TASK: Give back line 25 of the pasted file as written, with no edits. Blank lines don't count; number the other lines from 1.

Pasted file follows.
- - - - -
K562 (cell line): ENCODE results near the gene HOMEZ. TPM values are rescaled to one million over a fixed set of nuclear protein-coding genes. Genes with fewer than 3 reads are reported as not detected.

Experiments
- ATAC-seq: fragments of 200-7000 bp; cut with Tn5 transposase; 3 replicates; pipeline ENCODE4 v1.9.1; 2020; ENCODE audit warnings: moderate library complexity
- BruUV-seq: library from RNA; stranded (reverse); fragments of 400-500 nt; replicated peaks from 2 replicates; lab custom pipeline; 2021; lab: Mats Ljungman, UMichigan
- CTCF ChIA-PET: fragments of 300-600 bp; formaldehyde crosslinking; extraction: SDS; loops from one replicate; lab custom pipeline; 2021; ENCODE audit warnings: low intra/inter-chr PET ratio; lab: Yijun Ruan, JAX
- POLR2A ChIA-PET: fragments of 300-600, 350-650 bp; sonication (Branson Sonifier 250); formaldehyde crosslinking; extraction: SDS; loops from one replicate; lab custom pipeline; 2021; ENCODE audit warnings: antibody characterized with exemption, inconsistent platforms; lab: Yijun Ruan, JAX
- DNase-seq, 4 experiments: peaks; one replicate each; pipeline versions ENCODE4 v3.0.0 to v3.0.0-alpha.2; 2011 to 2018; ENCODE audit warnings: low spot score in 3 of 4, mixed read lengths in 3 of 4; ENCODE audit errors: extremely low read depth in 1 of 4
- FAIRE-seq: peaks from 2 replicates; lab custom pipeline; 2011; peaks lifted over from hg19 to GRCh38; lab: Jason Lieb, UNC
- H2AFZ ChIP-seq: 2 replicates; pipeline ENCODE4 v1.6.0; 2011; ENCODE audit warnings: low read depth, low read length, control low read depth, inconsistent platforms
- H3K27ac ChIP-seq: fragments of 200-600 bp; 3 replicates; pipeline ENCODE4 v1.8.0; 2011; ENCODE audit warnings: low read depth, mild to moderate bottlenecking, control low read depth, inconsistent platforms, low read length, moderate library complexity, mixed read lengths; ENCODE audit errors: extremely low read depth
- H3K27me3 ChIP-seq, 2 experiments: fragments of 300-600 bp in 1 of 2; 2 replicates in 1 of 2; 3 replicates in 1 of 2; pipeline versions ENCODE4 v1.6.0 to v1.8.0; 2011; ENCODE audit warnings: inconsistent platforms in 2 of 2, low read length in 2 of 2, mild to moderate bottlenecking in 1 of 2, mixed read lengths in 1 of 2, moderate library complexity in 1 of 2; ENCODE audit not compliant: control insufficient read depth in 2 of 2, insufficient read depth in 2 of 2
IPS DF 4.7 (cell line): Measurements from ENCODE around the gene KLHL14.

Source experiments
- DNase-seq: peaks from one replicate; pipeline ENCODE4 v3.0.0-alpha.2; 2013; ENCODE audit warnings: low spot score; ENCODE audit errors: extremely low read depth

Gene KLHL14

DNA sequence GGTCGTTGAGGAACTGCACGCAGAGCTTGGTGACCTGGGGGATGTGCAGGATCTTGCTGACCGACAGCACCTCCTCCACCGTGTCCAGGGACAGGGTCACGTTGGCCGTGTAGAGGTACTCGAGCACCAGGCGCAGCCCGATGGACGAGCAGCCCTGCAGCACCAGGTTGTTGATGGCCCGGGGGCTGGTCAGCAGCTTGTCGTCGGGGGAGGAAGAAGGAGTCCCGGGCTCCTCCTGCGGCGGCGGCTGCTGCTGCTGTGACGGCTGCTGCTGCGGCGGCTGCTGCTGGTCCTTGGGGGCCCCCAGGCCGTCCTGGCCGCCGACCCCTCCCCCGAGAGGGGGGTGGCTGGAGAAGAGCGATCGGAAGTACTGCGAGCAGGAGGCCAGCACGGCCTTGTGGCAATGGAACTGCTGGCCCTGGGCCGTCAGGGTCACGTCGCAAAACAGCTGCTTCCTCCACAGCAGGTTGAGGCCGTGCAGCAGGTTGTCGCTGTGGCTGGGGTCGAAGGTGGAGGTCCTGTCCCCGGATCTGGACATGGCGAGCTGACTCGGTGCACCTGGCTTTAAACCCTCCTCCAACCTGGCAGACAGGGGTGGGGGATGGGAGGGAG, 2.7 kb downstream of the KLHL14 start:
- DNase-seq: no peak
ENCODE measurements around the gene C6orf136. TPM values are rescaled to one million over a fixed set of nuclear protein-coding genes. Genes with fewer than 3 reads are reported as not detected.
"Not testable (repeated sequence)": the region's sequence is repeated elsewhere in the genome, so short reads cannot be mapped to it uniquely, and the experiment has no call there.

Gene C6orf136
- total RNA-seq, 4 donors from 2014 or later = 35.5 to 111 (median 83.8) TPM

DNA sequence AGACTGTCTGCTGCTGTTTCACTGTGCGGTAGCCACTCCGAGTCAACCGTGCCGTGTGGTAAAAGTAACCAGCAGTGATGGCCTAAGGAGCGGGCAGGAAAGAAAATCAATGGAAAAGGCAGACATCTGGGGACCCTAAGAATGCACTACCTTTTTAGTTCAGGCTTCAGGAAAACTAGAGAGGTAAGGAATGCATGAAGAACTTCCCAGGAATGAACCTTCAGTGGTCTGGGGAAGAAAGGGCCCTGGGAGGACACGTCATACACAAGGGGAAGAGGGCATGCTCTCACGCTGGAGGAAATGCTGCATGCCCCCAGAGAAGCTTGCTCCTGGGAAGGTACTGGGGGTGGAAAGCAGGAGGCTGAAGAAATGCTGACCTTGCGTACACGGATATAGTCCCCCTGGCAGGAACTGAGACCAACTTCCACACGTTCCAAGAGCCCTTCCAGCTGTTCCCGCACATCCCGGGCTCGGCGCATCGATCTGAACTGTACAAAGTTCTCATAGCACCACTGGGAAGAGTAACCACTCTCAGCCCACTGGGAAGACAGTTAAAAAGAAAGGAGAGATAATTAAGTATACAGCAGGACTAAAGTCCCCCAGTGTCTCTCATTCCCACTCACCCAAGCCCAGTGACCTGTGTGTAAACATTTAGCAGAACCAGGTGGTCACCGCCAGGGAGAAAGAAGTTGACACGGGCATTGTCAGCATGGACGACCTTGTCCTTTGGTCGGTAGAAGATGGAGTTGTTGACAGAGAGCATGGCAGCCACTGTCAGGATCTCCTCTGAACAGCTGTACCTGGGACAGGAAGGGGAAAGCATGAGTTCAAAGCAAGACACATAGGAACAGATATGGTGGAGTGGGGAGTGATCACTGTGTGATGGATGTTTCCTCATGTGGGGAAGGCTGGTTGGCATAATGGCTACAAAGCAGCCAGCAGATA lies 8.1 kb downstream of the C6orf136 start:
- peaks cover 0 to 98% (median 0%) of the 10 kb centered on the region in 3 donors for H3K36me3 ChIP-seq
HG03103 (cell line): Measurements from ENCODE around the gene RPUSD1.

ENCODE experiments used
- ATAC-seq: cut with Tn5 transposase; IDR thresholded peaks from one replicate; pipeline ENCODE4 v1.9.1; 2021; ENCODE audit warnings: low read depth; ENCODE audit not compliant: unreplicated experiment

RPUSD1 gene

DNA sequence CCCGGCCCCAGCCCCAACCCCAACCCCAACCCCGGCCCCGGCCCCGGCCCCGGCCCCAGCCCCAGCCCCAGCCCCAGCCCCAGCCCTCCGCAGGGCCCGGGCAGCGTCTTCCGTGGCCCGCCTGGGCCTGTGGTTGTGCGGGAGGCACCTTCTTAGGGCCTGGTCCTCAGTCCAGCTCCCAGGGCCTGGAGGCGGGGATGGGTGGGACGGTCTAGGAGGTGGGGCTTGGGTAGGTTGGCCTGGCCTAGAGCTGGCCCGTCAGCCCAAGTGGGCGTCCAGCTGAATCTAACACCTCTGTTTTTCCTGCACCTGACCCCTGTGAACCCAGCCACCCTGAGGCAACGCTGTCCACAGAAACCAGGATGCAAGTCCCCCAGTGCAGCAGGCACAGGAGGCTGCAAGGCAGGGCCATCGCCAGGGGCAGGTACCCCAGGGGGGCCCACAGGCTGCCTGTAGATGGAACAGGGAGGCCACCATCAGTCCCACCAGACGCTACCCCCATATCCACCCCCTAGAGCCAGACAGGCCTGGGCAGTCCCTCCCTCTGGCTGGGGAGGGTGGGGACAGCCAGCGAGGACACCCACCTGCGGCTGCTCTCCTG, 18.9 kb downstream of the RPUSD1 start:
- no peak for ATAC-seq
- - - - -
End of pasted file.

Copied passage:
ENCODE experiments used